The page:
This post is part of a series of interviews with subject matter experts on the northeast of Nigeria and the ongoing militant violence. TAP hopes these interviews will contribute to an issue-driven conversation on what relevant actors in the region can do to help stop the violence and improve well-being of Nigerians living in violence-prone areas.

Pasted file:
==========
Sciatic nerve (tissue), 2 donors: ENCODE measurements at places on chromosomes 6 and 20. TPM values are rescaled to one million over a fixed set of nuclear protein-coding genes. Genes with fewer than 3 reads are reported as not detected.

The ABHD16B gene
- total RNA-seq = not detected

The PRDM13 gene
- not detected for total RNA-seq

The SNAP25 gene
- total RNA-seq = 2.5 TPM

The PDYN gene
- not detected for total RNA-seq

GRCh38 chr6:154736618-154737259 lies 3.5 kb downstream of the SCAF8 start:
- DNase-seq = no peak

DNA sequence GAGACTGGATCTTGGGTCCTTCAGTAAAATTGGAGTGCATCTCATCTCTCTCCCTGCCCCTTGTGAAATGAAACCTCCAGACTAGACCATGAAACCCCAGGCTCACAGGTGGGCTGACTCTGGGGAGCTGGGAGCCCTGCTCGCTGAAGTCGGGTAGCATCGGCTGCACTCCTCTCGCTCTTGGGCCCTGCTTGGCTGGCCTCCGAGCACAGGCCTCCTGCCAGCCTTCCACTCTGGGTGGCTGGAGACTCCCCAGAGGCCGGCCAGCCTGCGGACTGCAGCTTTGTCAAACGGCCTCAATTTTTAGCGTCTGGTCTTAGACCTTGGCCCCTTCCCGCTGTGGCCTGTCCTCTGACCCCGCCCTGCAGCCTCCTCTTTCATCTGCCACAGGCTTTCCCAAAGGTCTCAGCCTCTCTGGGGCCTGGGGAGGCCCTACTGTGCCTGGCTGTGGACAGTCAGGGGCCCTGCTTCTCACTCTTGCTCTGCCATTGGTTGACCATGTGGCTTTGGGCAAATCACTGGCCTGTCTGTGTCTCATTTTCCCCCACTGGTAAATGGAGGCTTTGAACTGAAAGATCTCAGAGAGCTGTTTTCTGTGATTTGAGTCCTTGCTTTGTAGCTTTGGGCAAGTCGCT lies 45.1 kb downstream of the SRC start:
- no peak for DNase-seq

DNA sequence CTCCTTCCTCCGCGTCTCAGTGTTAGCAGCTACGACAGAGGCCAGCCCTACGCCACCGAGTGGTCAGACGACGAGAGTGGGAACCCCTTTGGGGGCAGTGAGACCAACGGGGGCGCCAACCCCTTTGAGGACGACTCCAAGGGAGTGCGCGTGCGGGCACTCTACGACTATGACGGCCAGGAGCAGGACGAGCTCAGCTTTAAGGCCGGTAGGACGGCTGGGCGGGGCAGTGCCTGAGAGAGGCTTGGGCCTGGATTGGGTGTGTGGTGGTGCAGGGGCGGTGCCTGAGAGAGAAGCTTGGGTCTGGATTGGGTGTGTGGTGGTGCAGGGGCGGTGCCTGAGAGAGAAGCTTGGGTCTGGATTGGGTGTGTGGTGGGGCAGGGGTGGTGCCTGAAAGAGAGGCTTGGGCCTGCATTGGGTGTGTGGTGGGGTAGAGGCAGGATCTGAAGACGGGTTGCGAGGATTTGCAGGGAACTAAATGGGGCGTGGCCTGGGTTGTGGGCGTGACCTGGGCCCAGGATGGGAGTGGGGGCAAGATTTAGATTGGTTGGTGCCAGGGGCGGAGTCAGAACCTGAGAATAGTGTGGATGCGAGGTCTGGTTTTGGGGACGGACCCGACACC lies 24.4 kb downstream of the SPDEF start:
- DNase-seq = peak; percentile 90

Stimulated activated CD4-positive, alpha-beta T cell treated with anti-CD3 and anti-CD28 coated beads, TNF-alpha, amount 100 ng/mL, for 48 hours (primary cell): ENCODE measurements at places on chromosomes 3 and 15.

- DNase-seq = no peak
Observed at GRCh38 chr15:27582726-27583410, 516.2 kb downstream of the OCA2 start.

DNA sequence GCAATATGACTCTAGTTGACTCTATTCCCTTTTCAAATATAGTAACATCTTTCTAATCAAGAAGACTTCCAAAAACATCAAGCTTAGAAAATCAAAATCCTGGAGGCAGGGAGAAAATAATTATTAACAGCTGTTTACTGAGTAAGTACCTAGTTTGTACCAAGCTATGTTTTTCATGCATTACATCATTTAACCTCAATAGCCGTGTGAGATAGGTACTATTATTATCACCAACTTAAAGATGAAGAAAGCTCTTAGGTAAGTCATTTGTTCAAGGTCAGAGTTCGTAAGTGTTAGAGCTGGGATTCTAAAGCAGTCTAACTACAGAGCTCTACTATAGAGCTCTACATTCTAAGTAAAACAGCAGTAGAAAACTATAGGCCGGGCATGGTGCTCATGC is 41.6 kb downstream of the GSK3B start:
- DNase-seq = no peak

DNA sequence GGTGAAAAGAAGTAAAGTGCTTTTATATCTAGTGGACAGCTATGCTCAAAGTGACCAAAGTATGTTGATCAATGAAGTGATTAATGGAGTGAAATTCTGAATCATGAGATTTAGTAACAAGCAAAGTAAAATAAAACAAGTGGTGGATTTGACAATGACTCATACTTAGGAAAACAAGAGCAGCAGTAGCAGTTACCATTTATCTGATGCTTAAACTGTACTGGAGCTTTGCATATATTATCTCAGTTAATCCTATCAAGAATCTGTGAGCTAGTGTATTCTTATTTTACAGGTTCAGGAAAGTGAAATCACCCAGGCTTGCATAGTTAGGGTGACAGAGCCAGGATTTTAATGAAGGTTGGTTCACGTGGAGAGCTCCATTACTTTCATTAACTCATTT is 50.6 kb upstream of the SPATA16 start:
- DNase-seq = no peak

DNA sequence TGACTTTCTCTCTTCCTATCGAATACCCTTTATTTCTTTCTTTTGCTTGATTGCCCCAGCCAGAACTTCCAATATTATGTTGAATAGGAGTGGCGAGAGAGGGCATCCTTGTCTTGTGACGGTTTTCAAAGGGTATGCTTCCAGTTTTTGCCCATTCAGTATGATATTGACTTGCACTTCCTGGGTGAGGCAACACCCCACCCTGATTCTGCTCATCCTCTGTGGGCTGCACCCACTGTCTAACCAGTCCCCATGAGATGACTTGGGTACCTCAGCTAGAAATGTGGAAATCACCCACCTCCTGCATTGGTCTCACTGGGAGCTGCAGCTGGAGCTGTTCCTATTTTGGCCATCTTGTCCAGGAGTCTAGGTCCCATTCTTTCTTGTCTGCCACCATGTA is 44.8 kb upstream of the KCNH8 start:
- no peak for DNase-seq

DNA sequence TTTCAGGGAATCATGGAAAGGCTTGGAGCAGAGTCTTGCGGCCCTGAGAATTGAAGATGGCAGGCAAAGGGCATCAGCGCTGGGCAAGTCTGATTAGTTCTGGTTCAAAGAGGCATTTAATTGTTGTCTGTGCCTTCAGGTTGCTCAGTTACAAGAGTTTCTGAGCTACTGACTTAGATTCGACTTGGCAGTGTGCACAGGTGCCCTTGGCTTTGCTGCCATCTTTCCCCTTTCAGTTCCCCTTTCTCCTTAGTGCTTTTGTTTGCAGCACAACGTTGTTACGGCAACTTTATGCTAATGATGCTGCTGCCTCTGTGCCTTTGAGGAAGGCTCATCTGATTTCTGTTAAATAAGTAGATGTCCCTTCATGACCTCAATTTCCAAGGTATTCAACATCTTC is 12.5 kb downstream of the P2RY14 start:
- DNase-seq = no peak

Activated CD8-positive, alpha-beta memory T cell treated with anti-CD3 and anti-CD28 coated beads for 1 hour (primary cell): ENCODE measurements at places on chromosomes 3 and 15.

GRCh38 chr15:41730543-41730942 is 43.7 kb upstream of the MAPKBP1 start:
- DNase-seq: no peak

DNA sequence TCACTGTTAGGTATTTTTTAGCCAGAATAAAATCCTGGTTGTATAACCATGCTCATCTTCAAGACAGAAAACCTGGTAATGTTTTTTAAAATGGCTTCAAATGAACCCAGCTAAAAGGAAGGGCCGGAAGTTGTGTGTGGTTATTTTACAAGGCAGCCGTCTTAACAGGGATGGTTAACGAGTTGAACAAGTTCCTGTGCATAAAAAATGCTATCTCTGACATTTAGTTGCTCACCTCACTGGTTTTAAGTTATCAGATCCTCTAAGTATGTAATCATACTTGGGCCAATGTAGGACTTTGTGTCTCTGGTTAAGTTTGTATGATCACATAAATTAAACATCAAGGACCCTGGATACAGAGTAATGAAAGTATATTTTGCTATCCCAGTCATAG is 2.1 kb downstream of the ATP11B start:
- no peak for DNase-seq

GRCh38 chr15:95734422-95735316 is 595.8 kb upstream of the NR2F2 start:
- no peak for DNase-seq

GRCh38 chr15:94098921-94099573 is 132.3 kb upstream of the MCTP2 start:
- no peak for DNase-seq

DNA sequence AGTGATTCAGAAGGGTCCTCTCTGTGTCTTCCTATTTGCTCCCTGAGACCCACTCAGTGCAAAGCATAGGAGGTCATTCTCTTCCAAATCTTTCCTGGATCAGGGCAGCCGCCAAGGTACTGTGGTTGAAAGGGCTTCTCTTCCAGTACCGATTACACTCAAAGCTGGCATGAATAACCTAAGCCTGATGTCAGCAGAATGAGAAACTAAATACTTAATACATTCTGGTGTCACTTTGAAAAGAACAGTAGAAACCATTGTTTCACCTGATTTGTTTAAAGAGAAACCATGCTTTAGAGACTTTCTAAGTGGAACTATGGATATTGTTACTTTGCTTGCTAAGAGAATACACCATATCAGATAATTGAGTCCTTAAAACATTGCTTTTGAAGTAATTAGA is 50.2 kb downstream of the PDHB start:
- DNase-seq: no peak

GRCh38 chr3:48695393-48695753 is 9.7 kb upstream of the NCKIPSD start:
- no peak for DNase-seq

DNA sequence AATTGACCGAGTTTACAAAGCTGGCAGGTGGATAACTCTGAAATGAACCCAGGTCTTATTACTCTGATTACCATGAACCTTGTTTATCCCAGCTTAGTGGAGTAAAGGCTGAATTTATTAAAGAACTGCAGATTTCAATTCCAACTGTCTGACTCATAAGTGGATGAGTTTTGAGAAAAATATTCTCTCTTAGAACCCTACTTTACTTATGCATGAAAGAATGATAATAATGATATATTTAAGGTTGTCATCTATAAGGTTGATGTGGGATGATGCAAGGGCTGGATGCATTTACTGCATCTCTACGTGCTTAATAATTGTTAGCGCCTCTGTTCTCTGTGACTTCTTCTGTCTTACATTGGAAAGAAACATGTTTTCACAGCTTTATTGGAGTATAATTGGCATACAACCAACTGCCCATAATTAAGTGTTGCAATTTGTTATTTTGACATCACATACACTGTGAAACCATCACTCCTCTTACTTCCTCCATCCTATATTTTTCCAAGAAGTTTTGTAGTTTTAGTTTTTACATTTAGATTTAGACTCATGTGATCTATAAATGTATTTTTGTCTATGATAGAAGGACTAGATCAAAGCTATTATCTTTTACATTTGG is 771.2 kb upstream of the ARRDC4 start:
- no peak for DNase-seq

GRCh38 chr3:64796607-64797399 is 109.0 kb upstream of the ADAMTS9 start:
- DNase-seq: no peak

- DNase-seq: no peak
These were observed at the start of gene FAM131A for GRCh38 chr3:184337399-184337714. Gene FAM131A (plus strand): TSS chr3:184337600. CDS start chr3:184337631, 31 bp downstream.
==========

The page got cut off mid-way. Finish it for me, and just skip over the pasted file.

Among the challenges in information sharing on the situation ongoing in northeast Nigeria is getting a sense of what the state government is doing to alleviate suffering of the population under its aegis, and what support is needed on the well-being of Nigerians living in the area. The Borno Commissioner of Health Min. Salma Anas-Kolo talked to TAP 10 days ago about her work in service delivery in Borno State, sharing insight into the challenges of internal displacement, the state of public health, and the ways in which state and federal governments are working together in healthcare. She talks about the overcrowding at the displacement camps and the cholera outbreak in the camps as a result. She also addresses the state’s provision of mental health services to 57 girls from Chibok Local Government Area of Borno State who managed to escape their abductors, and the challenges the state is facing in terms of human resources and support.